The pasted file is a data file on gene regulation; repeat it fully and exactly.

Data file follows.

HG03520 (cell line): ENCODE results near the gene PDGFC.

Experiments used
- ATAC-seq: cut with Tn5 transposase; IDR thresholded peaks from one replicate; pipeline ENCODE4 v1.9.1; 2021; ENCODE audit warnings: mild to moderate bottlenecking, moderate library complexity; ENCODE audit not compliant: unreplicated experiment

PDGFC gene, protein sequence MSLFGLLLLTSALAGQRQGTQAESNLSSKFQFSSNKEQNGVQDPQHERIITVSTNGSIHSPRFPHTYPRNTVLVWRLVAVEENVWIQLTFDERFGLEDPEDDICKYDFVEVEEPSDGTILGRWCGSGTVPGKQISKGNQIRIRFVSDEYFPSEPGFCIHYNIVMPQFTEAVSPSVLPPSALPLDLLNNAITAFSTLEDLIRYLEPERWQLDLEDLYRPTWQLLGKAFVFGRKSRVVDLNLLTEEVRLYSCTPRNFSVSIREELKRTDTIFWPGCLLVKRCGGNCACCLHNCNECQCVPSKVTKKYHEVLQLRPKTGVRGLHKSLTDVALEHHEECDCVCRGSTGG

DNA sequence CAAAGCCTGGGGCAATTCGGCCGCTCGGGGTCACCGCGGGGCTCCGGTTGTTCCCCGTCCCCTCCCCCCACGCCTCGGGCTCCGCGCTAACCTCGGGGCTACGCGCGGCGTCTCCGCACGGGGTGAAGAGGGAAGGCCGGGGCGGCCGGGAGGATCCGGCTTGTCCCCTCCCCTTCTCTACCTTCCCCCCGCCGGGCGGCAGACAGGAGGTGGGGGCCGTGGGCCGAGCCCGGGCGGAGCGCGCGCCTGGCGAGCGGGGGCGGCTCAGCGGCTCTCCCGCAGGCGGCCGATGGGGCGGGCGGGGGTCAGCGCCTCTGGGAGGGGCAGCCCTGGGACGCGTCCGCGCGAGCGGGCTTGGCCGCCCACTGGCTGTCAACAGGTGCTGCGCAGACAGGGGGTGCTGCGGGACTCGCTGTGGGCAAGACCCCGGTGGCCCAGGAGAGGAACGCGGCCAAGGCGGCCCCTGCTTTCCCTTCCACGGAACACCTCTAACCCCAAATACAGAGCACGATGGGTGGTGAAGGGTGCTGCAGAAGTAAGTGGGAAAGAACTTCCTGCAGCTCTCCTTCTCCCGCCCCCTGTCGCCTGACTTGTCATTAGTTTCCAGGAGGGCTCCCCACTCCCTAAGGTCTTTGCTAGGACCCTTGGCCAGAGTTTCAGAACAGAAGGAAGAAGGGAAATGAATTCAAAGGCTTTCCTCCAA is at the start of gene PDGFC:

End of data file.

HG03520 (cell line): ENCODE results near the gene PDGFC.

Experiments used
- ATAC-seq: cut with Tn5 transposase; IDR thresholded peaks from one replicate; pipeline ENCODE4 v1.9.1; 2021; ENCODE audit warnings: mild to moderate bottlenecking, moderate library complexity; ENCODE audit not compliant: unreplicated experiment

PDGFC gene, protein sequence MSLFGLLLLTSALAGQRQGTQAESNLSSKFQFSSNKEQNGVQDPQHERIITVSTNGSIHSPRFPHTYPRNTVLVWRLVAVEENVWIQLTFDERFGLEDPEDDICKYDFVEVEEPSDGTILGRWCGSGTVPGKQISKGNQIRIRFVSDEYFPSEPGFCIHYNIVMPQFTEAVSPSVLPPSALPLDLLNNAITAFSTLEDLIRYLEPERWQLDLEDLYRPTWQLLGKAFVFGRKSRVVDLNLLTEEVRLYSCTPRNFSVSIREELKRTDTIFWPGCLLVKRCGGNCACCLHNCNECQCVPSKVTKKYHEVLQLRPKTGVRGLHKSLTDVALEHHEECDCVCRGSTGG

DNA sequence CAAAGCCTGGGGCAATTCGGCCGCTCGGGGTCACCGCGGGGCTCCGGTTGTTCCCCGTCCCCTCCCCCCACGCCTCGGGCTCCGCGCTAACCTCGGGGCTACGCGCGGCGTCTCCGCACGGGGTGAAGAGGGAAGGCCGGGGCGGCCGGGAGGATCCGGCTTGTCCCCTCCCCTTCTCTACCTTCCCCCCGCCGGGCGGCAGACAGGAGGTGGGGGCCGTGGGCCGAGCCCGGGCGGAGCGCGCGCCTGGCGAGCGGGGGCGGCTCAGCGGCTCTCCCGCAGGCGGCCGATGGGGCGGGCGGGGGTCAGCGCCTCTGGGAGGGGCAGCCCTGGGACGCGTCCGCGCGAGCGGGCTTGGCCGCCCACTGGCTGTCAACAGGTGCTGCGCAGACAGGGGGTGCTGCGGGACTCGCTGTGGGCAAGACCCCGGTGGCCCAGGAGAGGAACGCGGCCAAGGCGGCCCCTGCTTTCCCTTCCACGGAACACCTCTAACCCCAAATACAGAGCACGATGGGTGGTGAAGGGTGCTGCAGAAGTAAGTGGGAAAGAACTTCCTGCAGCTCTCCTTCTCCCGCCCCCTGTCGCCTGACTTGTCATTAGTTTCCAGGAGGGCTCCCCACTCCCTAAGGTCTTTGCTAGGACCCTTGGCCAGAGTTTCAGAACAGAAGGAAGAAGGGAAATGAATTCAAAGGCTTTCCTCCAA is at the start of gene PDGFC: